Last month I was asked to design a poster for Pecha Kucha Dayton based upon my presentation in early November. This poster was placed in local businesses to provide the date, time and location for the last Pecha Kucha presentation of the year.
I chose the anthotype of a nightgown with evening gloves that Bridgette affectionately titled “Flapper”. This morning PK Dayton provided a link to a Tumblr of the best PK posters made since 2012 and this poster was included. Here is a link to the Tumblr and below you can find a jpeg of the poster.
Today, I pulled four prints which, in antho typist’s language, translates to “stopping” an exposure. Most are life-sized but this tiny one is from a Barbie doll. The scale would be perfect for mail art if I could make many of these. The size is about 3 x 5 inches and the anthotype was made using leftover beet root. The exposure took less than a week.
It may seem like I only do anthotypes. My studio practice lately seems to confirm this. It is summertime and the anthotypes are easy. Relatively.
I just rediscovered my second stash of spring clamps which means that I can put together a lot of anthos at once. One of the pigments I am working with comes from some old beet root bits like the root and just below the stalk. It is a relatively fast pigment. In the picture below, the new anthotype just went out this morning around 9 am. The bedjacket anthotype on the right has been getting sun off and on since last Friday at 10 am.
There may be quite a few of the square ones this summer. So far I like the shape better than the long rectangle.
What happens to a chard anthotype made by strong sunlight when it is displayed in and around a window that gets a few hours of sunlight most days? It slowly fades away. Come out to the opening to see what ten days of such exposure can accomplish. The anthotype is mounted to one side of an “A” sign. The reverse side has a protected detail of the larger anthotype under a dark cloth.
Yes. I am a sensitive man. Last month I ran into a lot of trouble trying to ship Iris Peignoir with Hidden Shorts to Arizona in a frame. I packed it so that it would be within UPS’s height and girth restrictions but my avoidance of dealing with the UPS store resulted in a lot of driving around and a lot of packing and unpacking of a large box with a smaller box in the parking lot outside the UPS customer center.
Severely defeated, I called up Gina at Art Intersection who gave me the go-ahead to send the unframed piece in a tube. When considering fourteen dollars vs. 200 plus dollars and all the heartache, my artistic vision is compelled to be OK with hanging a fugitive work on paper on the wall unframed.
Which is how it is being shown at Light Sensitive on view at Art Intersection now until April 19th. The exhibition juried by Tom Persinger of f295 is billed as a celebration of images from the darkroom. There is nothing dark about the grassy area I exposed this piece in during three weeks of Vermont sun. But it is light sensitive.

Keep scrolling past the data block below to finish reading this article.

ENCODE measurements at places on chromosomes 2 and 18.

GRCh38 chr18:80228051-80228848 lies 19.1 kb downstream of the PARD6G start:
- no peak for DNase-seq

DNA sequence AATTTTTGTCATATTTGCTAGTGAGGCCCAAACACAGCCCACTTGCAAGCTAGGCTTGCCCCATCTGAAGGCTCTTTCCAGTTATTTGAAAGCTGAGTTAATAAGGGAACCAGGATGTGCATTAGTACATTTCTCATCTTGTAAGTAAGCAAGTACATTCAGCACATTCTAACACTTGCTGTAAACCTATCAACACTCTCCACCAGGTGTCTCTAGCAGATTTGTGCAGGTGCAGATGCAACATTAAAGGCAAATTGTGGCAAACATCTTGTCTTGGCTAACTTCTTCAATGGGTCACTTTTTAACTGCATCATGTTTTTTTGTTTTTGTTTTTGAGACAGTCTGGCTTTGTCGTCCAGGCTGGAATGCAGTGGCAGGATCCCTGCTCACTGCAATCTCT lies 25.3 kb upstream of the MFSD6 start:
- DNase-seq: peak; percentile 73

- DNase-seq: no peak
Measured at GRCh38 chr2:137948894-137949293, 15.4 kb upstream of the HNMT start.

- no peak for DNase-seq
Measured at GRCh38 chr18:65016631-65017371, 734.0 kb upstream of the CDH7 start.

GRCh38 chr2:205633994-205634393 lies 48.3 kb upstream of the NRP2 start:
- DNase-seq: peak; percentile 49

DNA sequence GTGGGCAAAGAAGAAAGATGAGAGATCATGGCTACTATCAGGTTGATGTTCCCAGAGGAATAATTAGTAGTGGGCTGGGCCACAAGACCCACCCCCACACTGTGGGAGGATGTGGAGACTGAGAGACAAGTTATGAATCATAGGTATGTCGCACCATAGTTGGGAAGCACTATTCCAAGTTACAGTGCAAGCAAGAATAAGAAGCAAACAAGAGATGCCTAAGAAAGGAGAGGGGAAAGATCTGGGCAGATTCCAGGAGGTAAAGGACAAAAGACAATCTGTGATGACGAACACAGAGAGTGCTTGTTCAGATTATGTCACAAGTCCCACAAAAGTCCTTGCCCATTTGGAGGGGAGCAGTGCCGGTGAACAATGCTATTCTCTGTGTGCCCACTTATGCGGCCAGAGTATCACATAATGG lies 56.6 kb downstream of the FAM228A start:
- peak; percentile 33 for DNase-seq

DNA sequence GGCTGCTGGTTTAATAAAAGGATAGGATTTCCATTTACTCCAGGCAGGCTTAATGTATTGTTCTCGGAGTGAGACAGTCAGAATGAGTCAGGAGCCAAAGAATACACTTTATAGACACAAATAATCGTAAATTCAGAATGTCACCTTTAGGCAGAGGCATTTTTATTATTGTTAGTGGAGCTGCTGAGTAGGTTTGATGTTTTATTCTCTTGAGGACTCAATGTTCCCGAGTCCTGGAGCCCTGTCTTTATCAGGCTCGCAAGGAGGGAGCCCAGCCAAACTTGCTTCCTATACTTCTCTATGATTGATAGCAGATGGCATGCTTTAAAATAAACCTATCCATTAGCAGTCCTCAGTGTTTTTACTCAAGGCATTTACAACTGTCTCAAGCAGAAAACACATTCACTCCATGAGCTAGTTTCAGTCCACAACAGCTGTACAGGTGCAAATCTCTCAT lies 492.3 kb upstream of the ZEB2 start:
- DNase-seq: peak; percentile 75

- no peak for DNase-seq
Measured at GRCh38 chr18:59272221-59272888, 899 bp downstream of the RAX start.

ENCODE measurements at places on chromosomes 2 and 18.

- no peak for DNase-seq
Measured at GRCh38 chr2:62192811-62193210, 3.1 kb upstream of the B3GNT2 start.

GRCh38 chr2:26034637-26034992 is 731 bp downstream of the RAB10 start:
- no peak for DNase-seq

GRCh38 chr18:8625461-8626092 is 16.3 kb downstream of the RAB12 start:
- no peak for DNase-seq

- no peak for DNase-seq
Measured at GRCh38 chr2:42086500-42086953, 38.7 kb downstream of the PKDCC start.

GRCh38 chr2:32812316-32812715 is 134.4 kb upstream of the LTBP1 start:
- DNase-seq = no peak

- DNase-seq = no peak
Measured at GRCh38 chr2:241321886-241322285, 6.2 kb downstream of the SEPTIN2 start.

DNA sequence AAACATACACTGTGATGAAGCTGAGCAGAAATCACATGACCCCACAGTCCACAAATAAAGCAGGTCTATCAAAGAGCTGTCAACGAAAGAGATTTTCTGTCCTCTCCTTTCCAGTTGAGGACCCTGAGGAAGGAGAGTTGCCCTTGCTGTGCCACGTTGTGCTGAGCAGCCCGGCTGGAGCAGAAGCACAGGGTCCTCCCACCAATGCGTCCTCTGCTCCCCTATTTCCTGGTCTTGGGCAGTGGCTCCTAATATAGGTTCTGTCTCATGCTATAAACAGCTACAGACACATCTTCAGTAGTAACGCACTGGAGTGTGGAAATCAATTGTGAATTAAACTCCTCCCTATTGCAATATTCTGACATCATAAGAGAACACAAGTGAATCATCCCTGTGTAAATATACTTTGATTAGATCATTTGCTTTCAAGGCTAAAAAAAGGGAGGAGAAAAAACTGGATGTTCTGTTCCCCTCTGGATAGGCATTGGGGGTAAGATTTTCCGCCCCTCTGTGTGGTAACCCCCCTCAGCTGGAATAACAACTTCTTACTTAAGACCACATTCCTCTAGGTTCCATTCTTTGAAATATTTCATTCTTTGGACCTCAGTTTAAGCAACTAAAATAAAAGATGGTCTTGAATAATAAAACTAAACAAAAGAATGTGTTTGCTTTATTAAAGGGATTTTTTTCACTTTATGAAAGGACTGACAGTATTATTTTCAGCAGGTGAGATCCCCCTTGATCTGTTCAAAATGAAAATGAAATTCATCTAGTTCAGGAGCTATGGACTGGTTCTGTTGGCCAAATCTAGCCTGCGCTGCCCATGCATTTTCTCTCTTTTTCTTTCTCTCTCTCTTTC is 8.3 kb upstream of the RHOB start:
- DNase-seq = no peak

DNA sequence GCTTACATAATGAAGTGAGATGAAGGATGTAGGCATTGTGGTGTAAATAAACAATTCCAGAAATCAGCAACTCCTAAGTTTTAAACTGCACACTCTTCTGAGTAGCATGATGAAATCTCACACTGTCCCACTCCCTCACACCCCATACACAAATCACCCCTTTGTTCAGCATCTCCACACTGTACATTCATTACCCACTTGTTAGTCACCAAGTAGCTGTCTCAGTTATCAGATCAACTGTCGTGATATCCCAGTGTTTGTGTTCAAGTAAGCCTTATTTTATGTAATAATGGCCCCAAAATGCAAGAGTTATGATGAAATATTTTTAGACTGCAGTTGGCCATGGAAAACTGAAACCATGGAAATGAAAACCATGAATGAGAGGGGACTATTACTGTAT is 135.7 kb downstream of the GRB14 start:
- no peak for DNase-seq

Staying in today to avoid the wind, the wind-chill and the subzero temperatures. I even emptied my work area in the garage to make a spot for the car. That’s what garages are typically designed for…the sheltering of cars, not the coating of anthotypes or UV exposure dependent printing.
It’s a good day for late, late portfolio review follow-ups. I think I sent one about four weeks after getting back from Chicago. That would have been early November. I guess now they are New Year’s greetings.
Next week, the Eight Annual OOVAR (Ohio Online Visual Artist Registry) Exhibition will have a closing reception on Saturday, January 11, 2014 from 2-3:30 p.m. in the Carnegie Gallery which is on the second floor of the Columbus Metropolitan Library’s main branch. Included is a digital print of the (Basic) Red Tulip Sleeping Dress.
The original was just sold by Loretta Puncer’s Gallery 510. It is my favorite of the anthotypes and am glad to see it go to a good home. The framed anthotypes do take up a bit of room in my studio / slash office. I really do take after my father. His office was unusable except for a small area of a table in a room full of stacks of medical journals and old mail.
No nightmarish pictures of cluttered office spaces today. Instead just a few snaps of the start of the (Basic) Red Tulip Sleeping Dress and it’s final framed version.
New Year’s greetings from the pecan groves of south eastern New Mexico!
This year I resolve to be less negligent of this blog. In past years, I actively wrote about my studio practice and exhibitions. There were many things to blog about, portfolio reviews in Chicago, an exhibition in Japan, an exhibition I curated, printing platinum palladium on a brand new washi, and lots of anthotype related exhibitions and creations.
There is more in store for 2014.
To get the New Year ball rolling, here is an image of the onion skin anthotype revealed early last month after almost two months of on again-off again exposure.